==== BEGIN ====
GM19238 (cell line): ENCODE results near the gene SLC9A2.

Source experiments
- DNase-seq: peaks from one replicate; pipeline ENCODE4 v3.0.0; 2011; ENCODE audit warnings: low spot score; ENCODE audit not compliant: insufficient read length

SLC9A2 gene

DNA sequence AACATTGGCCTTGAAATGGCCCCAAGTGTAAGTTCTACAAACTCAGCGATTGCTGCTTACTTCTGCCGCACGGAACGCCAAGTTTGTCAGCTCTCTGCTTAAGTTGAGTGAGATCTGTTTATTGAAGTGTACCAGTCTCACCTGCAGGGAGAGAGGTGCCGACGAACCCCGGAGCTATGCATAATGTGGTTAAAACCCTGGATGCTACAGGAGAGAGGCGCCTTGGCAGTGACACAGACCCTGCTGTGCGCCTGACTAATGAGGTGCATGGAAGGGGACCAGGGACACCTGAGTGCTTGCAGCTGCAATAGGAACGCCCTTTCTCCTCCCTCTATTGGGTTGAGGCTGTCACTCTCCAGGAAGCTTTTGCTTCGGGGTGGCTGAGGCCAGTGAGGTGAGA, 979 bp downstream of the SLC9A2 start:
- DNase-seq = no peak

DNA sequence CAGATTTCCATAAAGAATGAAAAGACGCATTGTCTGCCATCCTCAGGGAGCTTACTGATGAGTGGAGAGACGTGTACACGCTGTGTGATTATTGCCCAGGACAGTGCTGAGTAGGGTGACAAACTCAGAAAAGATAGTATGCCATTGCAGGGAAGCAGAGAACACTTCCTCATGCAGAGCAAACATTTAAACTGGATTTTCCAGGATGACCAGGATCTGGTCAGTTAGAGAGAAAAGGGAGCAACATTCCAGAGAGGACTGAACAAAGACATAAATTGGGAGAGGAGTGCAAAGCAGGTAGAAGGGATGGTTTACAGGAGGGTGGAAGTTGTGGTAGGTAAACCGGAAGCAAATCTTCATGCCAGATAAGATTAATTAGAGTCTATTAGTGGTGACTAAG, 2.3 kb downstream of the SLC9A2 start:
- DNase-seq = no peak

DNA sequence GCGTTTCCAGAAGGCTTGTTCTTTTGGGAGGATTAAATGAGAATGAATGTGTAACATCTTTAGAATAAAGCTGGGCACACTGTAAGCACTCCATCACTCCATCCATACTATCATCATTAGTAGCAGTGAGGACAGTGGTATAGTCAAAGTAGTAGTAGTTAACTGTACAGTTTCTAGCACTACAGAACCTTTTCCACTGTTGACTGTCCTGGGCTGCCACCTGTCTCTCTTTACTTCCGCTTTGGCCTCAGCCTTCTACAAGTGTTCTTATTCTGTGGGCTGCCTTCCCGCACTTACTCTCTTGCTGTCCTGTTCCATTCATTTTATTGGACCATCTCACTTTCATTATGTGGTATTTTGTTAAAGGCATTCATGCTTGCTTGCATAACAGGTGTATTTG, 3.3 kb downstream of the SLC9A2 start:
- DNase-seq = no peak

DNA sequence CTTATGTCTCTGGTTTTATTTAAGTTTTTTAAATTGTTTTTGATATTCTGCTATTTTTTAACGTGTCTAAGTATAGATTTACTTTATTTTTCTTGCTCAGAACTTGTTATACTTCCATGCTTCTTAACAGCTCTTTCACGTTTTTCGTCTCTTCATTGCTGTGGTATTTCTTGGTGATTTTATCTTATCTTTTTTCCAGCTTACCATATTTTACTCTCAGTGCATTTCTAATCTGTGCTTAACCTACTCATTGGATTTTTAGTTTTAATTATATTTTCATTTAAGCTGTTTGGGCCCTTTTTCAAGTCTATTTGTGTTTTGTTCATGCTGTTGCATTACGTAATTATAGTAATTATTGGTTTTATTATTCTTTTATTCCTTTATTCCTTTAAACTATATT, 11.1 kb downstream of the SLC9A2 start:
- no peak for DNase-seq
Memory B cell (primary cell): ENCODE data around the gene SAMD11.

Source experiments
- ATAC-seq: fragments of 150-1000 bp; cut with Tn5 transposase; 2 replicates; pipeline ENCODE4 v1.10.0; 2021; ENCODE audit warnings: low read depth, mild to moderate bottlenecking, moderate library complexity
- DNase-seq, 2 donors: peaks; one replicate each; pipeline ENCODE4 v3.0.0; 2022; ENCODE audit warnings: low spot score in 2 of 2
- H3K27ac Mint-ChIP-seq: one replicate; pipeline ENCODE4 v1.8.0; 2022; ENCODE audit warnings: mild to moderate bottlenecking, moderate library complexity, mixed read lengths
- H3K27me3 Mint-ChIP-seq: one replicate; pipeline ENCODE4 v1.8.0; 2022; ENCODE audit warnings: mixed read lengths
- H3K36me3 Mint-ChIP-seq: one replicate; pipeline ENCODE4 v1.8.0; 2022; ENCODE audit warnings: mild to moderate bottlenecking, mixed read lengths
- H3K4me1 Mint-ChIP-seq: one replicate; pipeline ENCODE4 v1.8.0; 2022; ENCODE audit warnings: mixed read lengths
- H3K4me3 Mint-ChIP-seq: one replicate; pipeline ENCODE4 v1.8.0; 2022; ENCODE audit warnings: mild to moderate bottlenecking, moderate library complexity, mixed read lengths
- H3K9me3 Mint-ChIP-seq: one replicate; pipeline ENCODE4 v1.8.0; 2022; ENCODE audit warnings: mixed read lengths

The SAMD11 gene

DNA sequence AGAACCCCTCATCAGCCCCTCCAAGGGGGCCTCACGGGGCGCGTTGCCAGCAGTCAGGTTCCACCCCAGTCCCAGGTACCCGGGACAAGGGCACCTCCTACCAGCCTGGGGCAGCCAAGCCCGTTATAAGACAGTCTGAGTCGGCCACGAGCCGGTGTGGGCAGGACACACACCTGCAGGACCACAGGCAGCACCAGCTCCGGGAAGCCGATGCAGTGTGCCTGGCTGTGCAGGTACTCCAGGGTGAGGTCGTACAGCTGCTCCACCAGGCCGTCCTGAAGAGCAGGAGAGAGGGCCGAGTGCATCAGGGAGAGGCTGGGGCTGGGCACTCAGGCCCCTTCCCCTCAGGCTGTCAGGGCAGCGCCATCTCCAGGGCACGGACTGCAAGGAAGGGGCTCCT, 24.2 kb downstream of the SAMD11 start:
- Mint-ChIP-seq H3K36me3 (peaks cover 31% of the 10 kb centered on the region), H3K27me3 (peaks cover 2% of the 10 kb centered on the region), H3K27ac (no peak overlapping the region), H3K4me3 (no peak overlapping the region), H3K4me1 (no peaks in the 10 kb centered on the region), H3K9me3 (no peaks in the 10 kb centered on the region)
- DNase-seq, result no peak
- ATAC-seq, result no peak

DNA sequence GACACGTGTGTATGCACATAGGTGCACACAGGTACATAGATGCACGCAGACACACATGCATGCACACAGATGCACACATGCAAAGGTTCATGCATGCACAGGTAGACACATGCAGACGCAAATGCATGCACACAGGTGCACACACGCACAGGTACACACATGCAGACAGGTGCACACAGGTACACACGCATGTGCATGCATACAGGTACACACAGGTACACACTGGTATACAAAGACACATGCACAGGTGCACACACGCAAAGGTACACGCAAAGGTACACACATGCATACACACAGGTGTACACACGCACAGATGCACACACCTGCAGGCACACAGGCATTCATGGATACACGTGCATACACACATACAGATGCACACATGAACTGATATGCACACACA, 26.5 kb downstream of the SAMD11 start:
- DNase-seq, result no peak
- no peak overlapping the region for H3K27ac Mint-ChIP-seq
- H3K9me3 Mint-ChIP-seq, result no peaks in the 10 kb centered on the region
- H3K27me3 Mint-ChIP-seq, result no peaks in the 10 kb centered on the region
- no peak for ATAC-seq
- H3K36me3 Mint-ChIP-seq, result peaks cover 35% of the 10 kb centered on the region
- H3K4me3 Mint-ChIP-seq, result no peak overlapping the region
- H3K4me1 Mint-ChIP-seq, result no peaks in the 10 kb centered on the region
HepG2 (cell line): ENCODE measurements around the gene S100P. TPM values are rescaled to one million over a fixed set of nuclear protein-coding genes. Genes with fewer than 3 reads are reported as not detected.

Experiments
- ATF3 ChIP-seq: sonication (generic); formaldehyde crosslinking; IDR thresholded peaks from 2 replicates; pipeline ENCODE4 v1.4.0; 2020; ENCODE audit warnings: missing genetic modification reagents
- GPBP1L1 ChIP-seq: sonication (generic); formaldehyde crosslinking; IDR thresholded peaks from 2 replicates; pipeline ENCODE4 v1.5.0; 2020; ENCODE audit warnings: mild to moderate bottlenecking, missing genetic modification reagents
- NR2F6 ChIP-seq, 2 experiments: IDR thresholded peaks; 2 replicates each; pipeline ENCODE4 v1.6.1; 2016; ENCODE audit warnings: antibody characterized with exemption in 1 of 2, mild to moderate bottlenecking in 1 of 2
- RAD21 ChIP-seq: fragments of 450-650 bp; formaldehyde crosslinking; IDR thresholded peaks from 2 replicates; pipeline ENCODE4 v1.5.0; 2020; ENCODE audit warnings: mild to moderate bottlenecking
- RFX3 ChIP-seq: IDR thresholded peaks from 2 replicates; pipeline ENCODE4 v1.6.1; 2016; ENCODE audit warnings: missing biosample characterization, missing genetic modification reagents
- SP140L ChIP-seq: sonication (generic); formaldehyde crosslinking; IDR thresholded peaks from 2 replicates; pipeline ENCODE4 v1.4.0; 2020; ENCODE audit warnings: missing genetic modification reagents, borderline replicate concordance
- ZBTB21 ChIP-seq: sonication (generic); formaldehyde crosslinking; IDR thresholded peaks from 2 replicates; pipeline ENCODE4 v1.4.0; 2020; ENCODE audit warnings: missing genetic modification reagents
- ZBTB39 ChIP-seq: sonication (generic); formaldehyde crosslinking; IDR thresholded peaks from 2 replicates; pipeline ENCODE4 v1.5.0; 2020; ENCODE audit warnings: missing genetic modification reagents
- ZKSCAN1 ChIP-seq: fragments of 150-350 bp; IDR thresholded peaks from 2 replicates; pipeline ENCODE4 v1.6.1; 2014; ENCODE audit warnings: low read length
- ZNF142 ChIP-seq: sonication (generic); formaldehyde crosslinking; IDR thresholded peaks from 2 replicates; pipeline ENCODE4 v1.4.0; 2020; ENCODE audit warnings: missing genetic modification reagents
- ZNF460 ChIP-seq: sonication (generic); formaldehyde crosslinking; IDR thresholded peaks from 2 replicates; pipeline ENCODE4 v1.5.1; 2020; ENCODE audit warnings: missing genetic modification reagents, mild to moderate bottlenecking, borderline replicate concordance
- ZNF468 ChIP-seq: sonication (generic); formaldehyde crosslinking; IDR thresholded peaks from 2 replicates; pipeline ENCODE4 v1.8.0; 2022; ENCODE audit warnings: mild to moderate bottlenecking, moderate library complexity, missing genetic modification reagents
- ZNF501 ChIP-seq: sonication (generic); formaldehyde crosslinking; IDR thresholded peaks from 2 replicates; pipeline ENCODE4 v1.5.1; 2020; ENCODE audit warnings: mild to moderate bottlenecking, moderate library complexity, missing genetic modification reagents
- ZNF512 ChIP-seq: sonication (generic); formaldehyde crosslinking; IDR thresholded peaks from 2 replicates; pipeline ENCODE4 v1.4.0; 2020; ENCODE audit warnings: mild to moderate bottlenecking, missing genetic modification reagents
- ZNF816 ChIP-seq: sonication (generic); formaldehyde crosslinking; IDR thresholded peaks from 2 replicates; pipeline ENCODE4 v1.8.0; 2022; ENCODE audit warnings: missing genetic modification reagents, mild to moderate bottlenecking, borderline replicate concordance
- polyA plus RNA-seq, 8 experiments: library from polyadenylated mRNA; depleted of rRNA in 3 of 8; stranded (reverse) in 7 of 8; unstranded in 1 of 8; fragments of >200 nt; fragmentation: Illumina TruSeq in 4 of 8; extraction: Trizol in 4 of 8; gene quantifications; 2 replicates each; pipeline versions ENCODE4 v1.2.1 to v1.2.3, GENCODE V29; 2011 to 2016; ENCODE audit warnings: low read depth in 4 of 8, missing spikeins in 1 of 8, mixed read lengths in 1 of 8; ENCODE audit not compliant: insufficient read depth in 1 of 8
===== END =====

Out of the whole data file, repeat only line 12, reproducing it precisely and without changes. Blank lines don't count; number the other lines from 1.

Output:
- no peak for DNase-seq